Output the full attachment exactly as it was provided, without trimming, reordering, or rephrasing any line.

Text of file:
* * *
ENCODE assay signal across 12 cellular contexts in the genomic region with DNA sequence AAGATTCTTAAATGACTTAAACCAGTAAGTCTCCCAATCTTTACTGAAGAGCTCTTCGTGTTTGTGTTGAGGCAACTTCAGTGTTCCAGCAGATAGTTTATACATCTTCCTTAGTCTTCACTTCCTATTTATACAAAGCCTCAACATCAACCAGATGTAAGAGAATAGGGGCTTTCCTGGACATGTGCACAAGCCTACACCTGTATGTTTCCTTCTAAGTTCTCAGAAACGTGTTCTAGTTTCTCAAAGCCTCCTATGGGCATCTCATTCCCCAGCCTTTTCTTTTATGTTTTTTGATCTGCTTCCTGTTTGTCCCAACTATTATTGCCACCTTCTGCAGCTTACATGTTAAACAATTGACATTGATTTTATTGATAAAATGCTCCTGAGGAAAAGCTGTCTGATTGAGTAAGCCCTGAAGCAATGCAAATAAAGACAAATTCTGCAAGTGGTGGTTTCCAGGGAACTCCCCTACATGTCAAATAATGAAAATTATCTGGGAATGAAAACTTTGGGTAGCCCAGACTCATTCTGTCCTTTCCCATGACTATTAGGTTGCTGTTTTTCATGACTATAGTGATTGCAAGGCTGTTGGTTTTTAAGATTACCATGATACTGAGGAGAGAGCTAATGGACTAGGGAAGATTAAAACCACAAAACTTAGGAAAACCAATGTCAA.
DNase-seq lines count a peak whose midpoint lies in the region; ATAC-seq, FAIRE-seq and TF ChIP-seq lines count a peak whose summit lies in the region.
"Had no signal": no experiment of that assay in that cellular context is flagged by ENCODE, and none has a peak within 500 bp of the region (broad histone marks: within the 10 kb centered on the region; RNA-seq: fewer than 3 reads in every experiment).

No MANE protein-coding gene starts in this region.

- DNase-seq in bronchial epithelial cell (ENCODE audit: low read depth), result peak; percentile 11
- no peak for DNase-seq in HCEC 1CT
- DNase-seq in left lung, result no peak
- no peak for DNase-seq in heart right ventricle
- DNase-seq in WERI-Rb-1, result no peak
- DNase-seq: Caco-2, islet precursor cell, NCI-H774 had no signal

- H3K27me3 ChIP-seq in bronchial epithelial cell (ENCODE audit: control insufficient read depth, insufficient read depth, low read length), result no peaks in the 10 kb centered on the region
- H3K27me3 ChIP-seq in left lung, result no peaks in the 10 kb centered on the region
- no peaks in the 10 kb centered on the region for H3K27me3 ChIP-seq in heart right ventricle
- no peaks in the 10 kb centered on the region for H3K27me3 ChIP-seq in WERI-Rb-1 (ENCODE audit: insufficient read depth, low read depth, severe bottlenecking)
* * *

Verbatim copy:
ENCODE assay signal across 12 cellular contexts in the genomic region with DNA sequence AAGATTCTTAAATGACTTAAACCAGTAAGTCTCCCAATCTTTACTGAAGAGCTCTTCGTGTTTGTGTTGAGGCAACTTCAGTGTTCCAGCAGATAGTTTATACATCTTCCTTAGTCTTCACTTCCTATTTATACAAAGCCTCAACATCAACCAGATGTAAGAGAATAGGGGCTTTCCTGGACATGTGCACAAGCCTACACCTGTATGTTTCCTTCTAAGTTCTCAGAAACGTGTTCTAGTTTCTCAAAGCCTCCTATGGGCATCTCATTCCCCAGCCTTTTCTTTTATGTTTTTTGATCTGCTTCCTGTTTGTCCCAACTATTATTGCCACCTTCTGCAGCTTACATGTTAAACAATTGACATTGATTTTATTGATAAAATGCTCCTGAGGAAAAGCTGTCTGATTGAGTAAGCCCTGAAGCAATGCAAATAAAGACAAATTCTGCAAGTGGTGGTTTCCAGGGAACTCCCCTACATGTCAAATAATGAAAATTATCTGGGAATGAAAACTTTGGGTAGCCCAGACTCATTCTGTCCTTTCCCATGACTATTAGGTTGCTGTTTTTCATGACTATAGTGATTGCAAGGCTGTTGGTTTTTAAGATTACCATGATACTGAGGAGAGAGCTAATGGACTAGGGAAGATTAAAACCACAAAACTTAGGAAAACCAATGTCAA.
DNase-seq lines count a peak whose midpoint lies in the region; ATAC-seq, FAIRE-seq and TF ChIP-seq lines count a peak whose summit lies in the region.
"Had no signal": no experiment of that assay in that cellular context is flagged by ENCODE, and none has a peak within 500 bp of the region (broad histone marks: within the 10 kb centered on the region; RNA-seq: fewer than 3 reads in every experiment).

No MANE protein-coding gene starts in this region.

- DNase-seq in bronchial epithelial cell (ENCODE audit: low read depth), result peak; percentile 11
- no peak for DNase-seq in HCEC 1CT
- DNase-seq in left lung, result no peak
- no peak for DNase-seq in heart right ventricle
- DNase-seq in WERI-Rb-1, result no peak
- DNase-seq: Caco-2, islet precursor cell, NCI-H774 had no signal

- H3K27me3 ChIP-seq in bronchial epithelial cell (ENCODE audit: control insufficient read depth, insufficient read depth, low read length), result no peaks in the 10 kb centered on the region
- H3K27me3 ChIP-seq in left lung, result no peaks in the 10 kb centered on the region
- no peaks in the 10 kb centered on the region for H3K27me3 ChIP-seq in heart right ventricle
- no peaks in the 10 kb centered on the region for H3K27me3 ChIP-seq in WERI-Rb-1 (ENCODE audit: insufficient read depth, low read depth, severe bottlenecking)